You will learn.

I was overwhelmed at the response to last week’s emotional outpouring of my thoughts regarding being/becoming a mom to a child with special needs. It felt cathartic to write some of that stuff – stuff that I usually keep stuffed in, but comes out occasionally. I decided maybe I should try to get some more of it out. If it helps other moms in their journey, then I WANT to get it out. I’ve “met” some amazing new people this week because of that post, and I hope that those friendships continue to develop, that that post continues to touch people’s hearts. So here you go – more of the stuff I stuff inside. As one of those friends goes in for some pretty major surgery this week, I thought I’d talk a little about what you will learn when your baby goes to surgery.

 

You think you know what it’s like, because you have seen it on TV before.

Or because you have handed your baby off for a 20 minute procedure involving putting teeny tubes in their ears.

Or because your cousin’s babysitter’s dog-walker’s son once had to have surgery and you heard all about that.

But nothing will prepare you for the first time (or any time) you have to hand off your baby to a team of gowned up doctors and nurses and go wait in “family surgery waiting area”.

Here is what you will need to know:

You will not be able to sign the consent forms. You know how to write your name, and you can see IMG_4387 the line on the paper, and your hand FEELs like it should be responding to the command to “sign here please”…but it won’t. You will see the surgery listed out in cold medical terms at the top of the sheet, and the cute little teenager who claims to be a “resident doctor” is telling you that it just details what is going on and some of the common risks and they need you to sign it as consent and permission to perform that surgery – but still, your hand won’t work. You cannot do it. You will have a mental block against being the one who signs the paper that made it ok to make a hole in your baby’s stomach/chest/neck/head. You will not be able to be the one who says – yes, it is ok for you to put my baby through all of this pain while I sit out here thinking of anything else but what is going on in there. Your husband will notice the drops of your tears on the paper and your hand shaking above that paper and he will take it from you and sign his name instead. He will know without you saying that no matter what that paper ever says, you are unable to sign it.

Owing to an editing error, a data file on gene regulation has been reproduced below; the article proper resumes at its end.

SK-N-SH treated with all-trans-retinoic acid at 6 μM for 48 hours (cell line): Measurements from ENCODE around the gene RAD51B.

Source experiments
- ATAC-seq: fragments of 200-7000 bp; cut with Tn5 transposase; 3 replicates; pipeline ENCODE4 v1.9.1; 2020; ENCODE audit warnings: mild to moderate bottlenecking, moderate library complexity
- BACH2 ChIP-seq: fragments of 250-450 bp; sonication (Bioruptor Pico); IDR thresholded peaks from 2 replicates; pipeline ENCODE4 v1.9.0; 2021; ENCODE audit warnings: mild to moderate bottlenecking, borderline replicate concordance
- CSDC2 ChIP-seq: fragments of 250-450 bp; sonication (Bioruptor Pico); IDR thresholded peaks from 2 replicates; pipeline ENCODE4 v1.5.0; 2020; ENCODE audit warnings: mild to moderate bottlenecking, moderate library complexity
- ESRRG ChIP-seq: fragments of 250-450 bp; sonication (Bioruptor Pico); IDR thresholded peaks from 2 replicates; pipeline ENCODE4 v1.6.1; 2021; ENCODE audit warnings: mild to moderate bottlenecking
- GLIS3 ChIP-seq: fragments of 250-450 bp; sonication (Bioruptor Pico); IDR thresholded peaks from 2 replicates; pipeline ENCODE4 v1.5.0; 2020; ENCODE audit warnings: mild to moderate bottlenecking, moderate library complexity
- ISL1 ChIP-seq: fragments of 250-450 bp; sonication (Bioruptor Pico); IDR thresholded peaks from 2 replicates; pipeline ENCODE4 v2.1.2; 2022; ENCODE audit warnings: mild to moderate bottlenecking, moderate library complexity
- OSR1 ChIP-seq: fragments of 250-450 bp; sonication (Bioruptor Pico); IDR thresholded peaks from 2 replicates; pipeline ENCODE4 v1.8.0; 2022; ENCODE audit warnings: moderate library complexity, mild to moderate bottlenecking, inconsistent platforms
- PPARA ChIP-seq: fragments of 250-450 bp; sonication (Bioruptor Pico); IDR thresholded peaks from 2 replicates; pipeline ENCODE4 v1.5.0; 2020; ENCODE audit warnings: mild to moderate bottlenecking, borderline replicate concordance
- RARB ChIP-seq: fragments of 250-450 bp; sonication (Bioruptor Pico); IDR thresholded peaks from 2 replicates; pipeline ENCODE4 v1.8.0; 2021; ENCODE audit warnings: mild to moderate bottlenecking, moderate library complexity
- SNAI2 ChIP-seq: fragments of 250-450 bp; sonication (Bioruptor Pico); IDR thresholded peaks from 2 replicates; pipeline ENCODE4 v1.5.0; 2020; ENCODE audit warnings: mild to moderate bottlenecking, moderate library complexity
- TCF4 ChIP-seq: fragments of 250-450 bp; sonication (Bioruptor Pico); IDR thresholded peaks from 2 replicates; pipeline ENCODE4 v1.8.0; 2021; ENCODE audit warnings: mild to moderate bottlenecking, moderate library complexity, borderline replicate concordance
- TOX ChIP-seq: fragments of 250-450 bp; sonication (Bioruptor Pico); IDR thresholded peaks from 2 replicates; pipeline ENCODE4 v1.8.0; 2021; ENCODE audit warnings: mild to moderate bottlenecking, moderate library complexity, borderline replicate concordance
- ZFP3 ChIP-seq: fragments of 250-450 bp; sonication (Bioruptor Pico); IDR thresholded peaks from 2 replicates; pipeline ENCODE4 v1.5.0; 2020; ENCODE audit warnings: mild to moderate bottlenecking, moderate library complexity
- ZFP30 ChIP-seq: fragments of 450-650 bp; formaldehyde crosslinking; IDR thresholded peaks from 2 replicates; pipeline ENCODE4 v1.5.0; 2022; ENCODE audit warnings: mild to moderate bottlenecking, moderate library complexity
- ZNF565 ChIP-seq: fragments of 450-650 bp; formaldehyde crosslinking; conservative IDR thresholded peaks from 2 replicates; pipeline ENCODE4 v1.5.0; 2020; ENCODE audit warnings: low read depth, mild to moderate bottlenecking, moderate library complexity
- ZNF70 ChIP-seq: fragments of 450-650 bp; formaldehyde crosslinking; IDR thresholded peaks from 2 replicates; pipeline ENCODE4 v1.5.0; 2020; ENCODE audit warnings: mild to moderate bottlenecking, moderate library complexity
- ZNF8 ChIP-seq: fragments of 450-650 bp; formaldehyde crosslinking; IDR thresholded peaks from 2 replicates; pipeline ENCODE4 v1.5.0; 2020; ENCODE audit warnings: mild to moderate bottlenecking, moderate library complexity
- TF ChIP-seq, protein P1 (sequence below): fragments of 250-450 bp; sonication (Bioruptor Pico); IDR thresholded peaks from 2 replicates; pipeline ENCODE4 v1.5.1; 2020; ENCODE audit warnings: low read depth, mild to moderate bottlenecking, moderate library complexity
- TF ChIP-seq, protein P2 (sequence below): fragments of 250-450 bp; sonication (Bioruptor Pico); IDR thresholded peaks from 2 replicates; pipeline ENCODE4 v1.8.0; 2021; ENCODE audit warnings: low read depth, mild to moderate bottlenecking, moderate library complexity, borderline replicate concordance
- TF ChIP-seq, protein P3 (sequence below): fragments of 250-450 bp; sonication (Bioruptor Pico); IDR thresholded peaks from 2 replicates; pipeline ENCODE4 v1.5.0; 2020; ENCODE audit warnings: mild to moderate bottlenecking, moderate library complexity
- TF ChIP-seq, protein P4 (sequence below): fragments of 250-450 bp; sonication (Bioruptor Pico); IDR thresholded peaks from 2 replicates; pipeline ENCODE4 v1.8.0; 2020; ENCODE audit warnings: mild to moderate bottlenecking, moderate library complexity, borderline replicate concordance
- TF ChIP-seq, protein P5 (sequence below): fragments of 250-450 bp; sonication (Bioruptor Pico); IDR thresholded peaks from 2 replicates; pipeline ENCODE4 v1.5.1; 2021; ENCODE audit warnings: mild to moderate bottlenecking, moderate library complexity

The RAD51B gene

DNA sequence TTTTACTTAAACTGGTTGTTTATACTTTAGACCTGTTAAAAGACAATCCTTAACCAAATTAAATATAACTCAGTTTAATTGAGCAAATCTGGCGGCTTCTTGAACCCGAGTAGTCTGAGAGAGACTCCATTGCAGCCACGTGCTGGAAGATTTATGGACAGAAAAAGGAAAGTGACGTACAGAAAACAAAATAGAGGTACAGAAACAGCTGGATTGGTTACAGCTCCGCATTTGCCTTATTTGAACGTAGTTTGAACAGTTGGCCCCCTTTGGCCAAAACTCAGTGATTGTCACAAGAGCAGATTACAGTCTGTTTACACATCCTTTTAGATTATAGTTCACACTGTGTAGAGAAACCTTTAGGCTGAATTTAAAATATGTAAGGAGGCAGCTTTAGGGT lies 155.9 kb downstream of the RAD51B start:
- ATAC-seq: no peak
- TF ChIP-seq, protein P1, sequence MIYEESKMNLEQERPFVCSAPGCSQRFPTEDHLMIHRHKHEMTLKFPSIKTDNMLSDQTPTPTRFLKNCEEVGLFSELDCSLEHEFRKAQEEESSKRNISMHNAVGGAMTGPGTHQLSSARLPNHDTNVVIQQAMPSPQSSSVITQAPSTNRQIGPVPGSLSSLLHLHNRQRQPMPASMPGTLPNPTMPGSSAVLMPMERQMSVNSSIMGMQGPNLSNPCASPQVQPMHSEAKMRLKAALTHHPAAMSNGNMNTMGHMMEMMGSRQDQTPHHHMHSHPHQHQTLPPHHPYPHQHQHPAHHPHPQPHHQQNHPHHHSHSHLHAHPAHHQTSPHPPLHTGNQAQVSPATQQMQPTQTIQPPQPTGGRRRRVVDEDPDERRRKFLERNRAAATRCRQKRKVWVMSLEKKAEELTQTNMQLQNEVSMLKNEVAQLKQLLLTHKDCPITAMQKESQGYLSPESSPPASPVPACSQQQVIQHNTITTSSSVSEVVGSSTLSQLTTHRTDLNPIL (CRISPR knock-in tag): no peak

You will learn that nothing is ever set in stone until the anesthesiologist comes in. You will learn that these smartest of the smart doctors are the ones who REALLY hold your child’s life in their hands. You will learn that they speak a whole other language from what the surgeon speaks, and you will have to learn this language. It involves a lot of big words like “malignant hyperthermia” and “sevoflurane”, and one day you will actually find yourself having a conversation with an anesthesiologist regarding the use of “TIVA vs propofol for induction” and you will wonder what happened to your real life. You beg and hope and plead that this doctor and his team really does know the best mixture of medications for your child whose body likes to do crazy things when its under GA (general anesthesia), but ultimately, you will learn that you have to trust. Just trust. You will also learn that nobody believes you about your child’s extreme tolerance of the “happy juice” medicine until they are muttering under their breaths about how this is enough to make a horse fall over giggling pushing in their fifth vial of medicine and you will have a brief moment of smugness at knowing more than an anesthesiologist.

You will learn that you don’t really want to walk back to the OR with your baby. It is better to leave them waving happily in the crib while the nurses wheel her down the hallway. You will walk out that door with a firm determination to not look back and to not let the tears fall, not yet, because you will not leave her with a view of a crying mommy. You will be strong. You will force your brain to think about food because you will have likely been “NPO” (nothing to eat) along with your child, and you have 4 texts on your phone asking if you’ve eaten yet (from your mother who will always be your mother and worried about you eating, and from your friends who know your routine) and your husband (if he is there, cause sometimes he can’t be) – but still you hear the voices telling you to go eat. So you do. Because you know you will be in a bad place without something in your stomach, and because it kills some time that you don’t have to be in “family surgical waiting area”.